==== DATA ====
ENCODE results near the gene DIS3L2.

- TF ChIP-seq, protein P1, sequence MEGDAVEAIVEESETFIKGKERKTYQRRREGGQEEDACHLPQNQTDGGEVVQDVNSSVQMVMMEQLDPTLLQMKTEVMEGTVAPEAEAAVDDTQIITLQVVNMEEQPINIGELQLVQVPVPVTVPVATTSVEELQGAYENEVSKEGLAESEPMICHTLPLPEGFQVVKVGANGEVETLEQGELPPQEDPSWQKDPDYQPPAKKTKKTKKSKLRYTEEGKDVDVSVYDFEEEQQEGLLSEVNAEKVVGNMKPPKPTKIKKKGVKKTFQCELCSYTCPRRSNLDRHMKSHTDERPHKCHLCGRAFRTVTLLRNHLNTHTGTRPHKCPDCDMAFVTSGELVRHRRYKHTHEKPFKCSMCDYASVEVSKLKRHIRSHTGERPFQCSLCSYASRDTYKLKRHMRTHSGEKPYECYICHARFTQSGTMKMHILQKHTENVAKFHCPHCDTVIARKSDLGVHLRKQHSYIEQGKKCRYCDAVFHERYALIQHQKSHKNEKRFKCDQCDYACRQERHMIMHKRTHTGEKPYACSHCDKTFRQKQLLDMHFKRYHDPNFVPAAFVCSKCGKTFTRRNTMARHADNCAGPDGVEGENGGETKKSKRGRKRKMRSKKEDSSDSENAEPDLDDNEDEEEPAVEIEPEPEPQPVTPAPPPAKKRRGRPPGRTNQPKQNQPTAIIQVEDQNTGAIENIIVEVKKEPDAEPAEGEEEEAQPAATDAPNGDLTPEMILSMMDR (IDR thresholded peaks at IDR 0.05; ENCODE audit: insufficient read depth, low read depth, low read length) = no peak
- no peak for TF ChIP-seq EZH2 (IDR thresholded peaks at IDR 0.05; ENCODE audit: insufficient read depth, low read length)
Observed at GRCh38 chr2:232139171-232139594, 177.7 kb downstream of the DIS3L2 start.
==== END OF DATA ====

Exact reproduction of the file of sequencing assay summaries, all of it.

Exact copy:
ENCODE results near the gene DIS3L2.

- TF ChIP-seq, protein P1, sequence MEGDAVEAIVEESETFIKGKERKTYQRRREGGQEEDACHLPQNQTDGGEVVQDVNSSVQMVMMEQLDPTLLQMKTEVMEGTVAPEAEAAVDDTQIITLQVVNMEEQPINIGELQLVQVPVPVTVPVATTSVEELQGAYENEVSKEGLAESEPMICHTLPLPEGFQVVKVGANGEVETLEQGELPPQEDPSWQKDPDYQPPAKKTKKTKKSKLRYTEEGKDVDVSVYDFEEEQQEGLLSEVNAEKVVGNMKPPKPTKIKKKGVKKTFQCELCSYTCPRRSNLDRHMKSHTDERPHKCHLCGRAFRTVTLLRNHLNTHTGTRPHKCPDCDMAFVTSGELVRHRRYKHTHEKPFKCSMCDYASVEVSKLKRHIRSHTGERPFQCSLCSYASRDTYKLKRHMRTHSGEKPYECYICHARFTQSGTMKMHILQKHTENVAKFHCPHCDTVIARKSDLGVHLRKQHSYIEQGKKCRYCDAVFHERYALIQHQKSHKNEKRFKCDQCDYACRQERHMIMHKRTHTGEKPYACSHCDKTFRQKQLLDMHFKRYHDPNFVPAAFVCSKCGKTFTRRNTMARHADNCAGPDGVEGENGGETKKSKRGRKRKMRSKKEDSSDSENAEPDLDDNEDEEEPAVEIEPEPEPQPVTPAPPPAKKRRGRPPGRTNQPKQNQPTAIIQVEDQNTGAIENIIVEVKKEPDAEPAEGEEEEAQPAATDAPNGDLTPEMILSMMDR (IDR thresholded peaks at IDR 0.05; ENCODE audit: insufficient read depth, low read depth, low read length) = no peak
- no peak for TF ChIP-seq EZH2 (IDR thresholded peaks at IDR 0.05; ENCODE audit: insufficient read depth, low read length)
Observed at GRCh38 chr2:232139171-232139594, 177.7 kb downstream of the DIS3L2 start.